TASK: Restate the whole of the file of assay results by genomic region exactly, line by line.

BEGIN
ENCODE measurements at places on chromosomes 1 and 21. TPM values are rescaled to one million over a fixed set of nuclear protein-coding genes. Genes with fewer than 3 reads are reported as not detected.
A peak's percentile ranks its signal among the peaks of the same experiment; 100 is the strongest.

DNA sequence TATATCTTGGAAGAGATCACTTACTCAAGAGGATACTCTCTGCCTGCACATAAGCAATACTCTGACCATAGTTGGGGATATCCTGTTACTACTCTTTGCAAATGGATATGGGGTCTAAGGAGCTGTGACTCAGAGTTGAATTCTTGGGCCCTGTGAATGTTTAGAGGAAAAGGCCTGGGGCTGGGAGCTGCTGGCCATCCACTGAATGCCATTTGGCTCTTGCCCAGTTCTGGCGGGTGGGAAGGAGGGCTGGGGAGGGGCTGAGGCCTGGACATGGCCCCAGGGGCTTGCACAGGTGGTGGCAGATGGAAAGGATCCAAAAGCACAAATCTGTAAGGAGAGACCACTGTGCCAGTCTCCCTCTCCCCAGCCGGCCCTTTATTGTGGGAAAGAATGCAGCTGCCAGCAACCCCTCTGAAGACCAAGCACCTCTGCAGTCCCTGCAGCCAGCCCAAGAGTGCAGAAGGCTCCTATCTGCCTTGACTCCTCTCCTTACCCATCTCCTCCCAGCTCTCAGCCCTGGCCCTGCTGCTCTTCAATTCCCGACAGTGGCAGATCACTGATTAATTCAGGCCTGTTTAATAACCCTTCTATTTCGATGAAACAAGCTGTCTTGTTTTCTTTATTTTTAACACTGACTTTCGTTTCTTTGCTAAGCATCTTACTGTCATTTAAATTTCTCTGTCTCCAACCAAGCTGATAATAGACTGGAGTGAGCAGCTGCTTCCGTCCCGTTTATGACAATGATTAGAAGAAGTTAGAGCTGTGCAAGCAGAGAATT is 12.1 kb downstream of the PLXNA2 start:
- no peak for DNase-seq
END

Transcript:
ENCODE measurements at places on chromosomes 1 and 21. TPM values are rescaled to one million over a fixed set of nuclear protein-coding genes. Genes with fewer than 3 reads are reported as not detected.
A peak's percentile ranks its signal among the peaks of the same experiment; 100 is the strongest.

DNA sequence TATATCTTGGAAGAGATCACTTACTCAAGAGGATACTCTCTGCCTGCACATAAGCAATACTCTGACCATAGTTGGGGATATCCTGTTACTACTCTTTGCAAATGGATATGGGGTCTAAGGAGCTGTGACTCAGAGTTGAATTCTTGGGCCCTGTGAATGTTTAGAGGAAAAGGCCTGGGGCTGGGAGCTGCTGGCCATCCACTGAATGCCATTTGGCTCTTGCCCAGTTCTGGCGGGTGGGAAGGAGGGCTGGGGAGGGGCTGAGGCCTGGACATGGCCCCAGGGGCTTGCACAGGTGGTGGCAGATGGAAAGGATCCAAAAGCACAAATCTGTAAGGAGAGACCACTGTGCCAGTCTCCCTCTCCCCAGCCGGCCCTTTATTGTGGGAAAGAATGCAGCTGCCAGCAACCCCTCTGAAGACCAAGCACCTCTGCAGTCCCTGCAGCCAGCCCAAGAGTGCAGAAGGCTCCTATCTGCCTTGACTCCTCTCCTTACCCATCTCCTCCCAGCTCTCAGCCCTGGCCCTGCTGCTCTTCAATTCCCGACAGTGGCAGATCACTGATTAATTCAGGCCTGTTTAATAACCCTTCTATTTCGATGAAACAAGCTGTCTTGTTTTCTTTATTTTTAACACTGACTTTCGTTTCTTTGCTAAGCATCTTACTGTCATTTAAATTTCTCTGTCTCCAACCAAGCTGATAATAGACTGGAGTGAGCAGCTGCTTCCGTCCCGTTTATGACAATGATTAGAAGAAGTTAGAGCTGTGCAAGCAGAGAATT is 12.1 kb downstream of the PLXNA2 start:
- no peak for DNase-seq